Parental Guide - Helping
WHAT CAN WE DO TO HELP OUR CHILDREN DURING OUR DIVORCE?
Try not to argue and fight in front of your children, particularly about issues concerning them. Children become very distressed by conflict and it is much better for them if they are able to see you both reach a compromise or resolution whenever possible. This also helps them to see that there are ways to resolve difficulties and they can use these methods as they grow up.
If possible support your children in keeping to the same routines, friendships, schools and activities. This will provide them with security and familiarity which is important at a time of uncertainty. If you as parents are able to hold to the same this will add to your children’s sense of security and reinforcement of your role as parents. It is important that you are able to talk to each other so that you are able to discuss these issues. Either one or both of you may be feeling very embittered. However, your children still need and love you as parents.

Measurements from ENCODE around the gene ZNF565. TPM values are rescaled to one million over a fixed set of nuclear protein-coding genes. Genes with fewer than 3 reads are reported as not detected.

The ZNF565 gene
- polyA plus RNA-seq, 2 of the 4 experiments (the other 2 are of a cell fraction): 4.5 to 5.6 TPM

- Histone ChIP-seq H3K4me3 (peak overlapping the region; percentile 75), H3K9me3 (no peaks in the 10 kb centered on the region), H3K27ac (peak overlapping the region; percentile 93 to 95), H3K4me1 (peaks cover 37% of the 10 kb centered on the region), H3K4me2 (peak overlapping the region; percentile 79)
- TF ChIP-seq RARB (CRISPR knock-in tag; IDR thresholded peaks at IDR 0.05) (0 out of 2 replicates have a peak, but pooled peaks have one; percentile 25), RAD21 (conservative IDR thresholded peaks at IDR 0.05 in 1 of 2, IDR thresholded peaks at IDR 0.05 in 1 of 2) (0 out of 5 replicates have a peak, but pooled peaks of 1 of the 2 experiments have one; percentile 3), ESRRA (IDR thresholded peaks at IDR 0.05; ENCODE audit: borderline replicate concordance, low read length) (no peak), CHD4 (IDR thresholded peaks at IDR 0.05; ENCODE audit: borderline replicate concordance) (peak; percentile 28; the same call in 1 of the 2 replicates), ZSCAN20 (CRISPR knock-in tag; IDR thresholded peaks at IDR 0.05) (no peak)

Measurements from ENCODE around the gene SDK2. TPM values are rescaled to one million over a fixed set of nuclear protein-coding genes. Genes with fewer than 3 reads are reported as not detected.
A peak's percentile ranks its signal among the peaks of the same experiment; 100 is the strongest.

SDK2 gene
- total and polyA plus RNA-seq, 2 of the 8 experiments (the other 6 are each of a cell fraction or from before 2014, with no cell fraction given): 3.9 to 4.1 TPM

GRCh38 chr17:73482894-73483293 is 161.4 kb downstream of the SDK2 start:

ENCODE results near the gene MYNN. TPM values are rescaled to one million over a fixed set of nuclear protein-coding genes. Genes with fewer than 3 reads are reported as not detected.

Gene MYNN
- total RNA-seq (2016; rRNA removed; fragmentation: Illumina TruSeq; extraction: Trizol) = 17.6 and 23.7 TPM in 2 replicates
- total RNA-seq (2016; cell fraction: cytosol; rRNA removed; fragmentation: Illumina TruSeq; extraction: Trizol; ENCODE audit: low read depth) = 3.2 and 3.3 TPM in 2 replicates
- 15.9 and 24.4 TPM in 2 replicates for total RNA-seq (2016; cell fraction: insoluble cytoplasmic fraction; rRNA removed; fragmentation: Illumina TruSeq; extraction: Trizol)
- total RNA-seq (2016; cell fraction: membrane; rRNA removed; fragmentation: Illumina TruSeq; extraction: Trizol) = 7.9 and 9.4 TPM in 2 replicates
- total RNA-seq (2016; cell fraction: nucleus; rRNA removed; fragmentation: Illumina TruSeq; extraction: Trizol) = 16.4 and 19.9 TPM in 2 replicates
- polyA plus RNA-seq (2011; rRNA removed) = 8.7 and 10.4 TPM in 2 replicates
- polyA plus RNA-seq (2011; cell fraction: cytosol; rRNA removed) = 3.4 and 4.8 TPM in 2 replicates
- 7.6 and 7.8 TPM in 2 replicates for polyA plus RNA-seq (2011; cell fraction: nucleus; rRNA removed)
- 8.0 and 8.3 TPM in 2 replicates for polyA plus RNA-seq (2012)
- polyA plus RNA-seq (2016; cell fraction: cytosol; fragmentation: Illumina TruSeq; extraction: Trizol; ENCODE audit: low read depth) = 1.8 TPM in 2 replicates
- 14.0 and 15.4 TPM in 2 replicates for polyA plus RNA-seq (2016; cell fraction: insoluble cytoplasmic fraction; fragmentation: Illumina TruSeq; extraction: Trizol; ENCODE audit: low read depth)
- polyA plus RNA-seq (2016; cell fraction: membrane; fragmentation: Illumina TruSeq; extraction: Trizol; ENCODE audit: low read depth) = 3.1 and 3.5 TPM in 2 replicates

Try to spend time with your children, listening and talking with them. You may be feeling very tired and under pressure and it is often easy to find that although the children are with you, your thoughts are elsewhere or you are just too busy to talk to them. Most children enjoy the attention of a parent who is interested in them, wants to know what they have been doing, listens to their conversation, watches their play and enjoys spending time with them.
However angry and bitter you may feel towards each other, try to separate out your parental role from your relationship as a couple.
If you can value each other as parents and encourage your children to talk about the other parent freely and without condemnation, this helps to retain your children’s self-esteem and a sense of identification with each of you as parents.
If you can encourage your children to love and care for your ex-partner rather than asking them to side with one or other of you, this will reduce their worries about being asked to choose between you.
Similarly encourage them to enjoy themselves when they are with your ex-partner and talk about it on their return. This will mean they are less likely to be troubled by keeping secrets in the hope that they won’t upset you. This may be very hard for you, particularly if you are dealing with the day-to-day problems and the sheer hard work of being a single parent.
Try to avoid using your children as messengers or asking them to find out information for you. This is an uncomfortable role for them. It will feel strange and may make them feel like a spy, even if you are keen to know about how your ex spends his or her time.